Imagine buying a new car to find out that you can’t replace the tires when they wear out. Instead, you’re forced to pay an exorbitant amount to get them fixed at an authorized repair shop. Sounds ridiculous? Well, this scenario isn’t far from reality when it comes to tech products like smartphones, printers, or household appliances. This is the world of planned obsolescence.

Cartels and Monopoly:

Planned obsolescence isn’t a random occurrence; it’s a strategy employed by tech companies to keep us perpetually consuming. It’s a story as old as #capitalism itself to maximize profits at any cost.

Why Things Break More Often?

Have you ever wondered why your new printer is dirt cheap, but the ink cartridges cost a fortune? Or why your smartphone seems to slow down just before the latest model is released? It’s all part of a scheme to make you buy more frequently. Planned obsolescence ensures that products break down faster, become obsolete quicker, and push us into a cycle of constant consumption.

Strategies for Reducing Product Lifespan:

Repair locking, software limitations, and compromised durability are a few tactics used to ensure that our gadgets don’t last as long as they should. Ever noticed those tricky screws in your smartphone that prevent easy repairs? Or the sudden software updates that render your device sluggish? It’s all part of this plan.

Environmental Impact and Political Consequences:

The consequences of planned obsolescence are deeper than personal consumer frustration. It leads to overproduction, waste, and environmental degradation. The mountains of e-waste generated by discarded gadgets are a testament to the unsustainable nature of our consumption habits. Moreover, planned obsolescence fuels imperialist domination and conflicts in resource-rich regions.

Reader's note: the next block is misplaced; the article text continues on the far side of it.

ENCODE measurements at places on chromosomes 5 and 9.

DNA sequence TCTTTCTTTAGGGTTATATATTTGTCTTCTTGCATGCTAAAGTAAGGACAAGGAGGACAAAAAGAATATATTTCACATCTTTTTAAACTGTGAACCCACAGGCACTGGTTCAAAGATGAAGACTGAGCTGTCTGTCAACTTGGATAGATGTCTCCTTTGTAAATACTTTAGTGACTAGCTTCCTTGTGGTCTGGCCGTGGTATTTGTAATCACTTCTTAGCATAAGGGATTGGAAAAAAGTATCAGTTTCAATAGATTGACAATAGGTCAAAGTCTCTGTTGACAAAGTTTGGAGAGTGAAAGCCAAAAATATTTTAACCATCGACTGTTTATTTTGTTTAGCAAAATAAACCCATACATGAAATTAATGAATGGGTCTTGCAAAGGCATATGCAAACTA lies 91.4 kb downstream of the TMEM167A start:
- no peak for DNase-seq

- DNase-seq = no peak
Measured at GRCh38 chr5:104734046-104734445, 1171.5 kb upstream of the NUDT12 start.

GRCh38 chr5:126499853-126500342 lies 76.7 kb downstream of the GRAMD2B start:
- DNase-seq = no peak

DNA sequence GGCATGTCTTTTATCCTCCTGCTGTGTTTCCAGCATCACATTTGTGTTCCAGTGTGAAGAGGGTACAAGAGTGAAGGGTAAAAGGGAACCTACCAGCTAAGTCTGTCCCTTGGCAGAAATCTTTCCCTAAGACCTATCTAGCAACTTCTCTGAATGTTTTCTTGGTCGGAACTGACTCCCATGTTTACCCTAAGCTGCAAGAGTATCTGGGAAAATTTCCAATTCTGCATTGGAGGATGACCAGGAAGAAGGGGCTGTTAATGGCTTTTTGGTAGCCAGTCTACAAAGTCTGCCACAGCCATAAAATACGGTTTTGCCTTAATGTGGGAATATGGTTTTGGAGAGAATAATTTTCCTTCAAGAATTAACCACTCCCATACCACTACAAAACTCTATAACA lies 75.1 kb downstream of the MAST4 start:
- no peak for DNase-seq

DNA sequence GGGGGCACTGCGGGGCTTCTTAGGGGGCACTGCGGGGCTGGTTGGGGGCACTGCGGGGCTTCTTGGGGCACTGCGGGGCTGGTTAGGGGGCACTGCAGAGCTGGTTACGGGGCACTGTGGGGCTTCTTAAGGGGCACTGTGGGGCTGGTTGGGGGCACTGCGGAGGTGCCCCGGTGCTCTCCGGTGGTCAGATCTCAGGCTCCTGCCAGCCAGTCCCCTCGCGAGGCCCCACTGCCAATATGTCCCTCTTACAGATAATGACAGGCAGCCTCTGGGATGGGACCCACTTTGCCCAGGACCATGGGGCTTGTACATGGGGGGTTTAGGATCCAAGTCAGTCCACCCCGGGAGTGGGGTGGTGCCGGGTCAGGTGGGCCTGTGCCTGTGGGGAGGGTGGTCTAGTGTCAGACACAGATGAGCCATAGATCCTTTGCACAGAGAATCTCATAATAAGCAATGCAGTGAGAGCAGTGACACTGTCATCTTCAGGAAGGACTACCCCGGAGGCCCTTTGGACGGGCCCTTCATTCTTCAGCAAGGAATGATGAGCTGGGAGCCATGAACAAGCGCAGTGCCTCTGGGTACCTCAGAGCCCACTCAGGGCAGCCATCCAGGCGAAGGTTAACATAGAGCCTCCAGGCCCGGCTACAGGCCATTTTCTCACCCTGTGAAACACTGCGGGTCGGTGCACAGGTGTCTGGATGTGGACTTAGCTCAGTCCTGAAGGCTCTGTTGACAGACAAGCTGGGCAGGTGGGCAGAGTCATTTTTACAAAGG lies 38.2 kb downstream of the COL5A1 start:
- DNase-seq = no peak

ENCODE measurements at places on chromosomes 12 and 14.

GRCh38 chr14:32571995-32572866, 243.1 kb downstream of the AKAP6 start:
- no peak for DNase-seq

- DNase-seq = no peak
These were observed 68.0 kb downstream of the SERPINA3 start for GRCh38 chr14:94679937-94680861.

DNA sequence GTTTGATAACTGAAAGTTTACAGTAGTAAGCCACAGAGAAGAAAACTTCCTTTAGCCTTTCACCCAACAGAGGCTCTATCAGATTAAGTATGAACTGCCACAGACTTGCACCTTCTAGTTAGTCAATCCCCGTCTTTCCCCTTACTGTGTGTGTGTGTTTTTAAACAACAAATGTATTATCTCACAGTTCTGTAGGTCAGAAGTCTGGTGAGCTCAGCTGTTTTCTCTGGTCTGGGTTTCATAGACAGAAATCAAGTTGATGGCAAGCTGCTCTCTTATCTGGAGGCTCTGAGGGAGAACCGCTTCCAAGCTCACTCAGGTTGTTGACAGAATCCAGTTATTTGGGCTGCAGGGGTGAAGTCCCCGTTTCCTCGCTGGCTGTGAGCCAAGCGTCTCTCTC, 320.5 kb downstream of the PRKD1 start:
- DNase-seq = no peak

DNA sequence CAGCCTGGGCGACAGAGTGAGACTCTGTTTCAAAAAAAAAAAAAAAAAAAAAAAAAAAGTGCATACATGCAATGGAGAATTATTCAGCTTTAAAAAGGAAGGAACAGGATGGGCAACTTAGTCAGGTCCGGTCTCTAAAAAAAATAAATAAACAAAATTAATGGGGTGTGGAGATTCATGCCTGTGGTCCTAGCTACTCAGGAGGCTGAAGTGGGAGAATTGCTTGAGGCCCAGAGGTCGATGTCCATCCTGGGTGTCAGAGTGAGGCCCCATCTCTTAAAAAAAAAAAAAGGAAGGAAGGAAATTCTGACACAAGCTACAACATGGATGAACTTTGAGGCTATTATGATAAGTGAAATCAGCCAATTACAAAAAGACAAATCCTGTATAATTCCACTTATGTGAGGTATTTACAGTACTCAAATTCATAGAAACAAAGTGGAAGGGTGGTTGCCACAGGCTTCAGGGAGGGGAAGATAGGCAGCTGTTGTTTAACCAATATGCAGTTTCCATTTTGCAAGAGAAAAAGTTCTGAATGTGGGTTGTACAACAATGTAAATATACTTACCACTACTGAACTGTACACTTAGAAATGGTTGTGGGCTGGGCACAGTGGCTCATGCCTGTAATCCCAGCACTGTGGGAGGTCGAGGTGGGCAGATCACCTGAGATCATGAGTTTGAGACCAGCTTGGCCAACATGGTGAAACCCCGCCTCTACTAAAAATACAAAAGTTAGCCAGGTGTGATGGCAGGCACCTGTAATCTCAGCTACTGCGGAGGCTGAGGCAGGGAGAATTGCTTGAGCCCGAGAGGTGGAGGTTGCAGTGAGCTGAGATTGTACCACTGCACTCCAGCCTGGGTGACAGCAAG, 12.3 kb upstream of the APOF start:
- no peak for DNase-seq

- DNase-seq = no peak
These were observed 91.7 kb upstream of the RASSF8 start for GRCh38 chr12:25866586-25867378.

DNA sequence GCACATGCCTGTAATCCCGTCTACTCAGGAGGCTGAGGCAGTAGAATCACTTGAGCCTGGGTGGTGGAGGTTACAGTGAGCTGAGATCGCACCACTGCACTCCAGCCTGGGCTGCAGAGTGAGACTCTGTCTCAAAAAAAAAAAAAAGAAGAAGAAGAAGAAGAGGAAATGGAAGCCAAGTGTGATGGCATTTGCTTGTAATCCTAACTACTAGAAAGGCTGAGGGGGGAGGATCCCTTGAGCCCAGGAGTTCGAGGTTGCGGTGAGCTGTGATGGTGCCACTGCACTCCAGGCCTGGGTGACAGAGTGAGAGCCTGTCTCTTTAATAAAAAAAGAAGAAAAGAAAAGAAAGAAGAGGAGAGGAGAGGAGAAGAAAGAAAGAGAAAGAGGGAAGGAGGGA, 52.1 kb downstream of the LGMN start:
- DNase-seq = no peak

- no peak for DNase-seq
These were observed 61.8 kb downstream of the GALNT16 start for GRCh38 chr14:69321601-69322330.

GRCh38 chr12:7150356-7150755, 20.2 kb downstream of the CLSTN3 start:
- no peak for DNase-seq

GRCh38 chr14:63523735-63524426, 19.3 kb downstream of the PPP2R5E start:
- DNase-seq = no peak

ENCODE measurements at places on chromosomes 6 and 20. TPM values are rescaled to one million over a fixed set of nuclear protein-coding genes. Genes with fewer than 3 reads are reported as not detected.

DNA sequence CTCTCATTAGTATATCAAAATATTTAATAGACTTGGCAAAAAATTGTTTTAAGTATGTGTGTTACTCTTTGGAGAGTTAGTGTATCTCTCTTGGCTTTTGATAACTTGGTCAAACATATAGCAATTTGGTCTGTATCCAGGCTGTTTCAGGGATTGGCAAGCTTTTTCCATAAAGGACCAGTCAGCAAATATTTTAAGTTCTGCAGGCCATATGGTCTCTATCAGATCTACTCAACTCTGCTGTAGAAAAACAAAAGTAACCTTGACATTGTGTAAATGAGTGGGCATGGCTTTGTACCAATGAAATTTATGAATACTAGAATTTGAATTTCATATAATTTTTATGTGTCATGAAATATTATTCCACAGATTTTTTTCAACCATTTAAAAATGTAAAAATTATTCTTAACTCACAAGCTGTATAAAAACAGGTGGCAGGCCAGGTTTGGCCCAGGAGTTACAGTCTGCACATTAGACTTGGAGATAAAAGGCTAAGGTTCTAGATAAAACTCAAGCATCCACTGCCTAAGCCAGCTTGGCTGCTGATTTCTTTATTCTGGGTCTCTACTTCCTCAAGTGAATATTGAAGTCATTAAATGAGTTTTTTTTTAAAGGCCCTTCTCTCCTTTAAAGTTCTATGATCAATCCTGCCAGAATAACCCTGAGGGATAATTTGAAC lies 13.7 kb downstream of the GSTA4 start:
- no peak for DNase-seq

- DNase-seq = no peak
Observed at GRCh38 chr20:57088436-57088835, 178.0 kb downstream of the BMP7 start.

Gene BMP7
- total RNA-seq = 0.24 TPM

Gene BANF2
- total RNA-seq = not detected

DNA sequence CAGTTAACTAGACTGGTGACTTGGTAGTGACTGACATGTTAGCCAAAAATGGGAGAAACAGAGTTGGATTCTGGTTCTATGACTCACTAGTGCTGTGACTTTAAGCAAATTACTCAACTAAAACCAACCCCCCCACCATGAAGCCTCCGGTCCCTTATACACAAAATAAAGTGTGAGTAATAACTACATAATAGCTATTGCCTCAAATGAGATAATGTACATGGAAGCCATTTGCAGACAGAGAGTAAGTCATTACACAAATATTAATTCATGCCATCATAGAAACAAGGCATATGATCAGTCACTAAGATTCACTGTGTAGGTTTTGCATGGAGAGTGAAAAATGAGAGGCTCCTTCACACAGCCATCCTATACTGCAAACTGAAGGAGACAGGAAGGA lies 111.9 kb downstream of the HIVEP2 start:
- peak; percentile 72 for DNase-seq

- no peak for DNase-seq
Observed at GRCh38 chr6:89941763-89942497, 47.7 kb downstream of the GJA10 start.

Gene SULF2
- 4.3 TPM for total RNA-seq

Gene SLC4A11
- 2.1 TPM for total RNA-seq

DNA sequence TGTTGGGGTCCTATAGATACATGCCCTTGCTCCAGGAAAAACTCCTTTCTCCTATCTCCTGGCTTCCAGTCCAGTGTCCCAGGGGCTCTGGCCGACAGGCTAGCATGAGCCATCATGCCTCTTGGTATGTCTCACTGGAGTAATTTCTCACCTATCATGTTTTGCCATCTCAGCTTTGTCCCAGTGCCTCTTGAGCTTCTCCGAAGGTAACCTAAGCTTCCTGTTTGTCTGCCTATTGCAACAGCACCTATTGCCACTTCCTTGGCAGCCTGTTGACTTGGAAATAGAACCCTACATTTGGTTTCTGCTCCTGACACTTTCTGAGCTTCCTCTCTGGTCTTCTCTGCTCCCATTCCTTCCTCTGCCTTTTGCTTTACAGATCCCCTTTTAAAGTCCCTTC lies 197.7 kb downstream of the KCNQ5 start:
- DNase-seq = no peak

Perceived Obsolescence:

It’s not just about making things break; it’s also about making perfectly usable items seem outdated. Fashion industries thrive on perceived obsolescence, constantly churning out new trends to keep people buying. It’s a never-ending cycle of consumption driven by manufactured insecurities.

What’s the Solution?

Reformism simply won’t cut it. Repairing items yourself or pushing for right-to-repair legislation helps, but won’t touch the systemic issue. Fundamental social change, socialism offers a real alternative where production is based on need, not profit.

Do you have a shovel?

In conclusion, we need to compost #TechShit by challenging planned obsolescence and pushing hard for a system that prioritizes sustainability, environmental and social over profit. I talk a lot on this blog,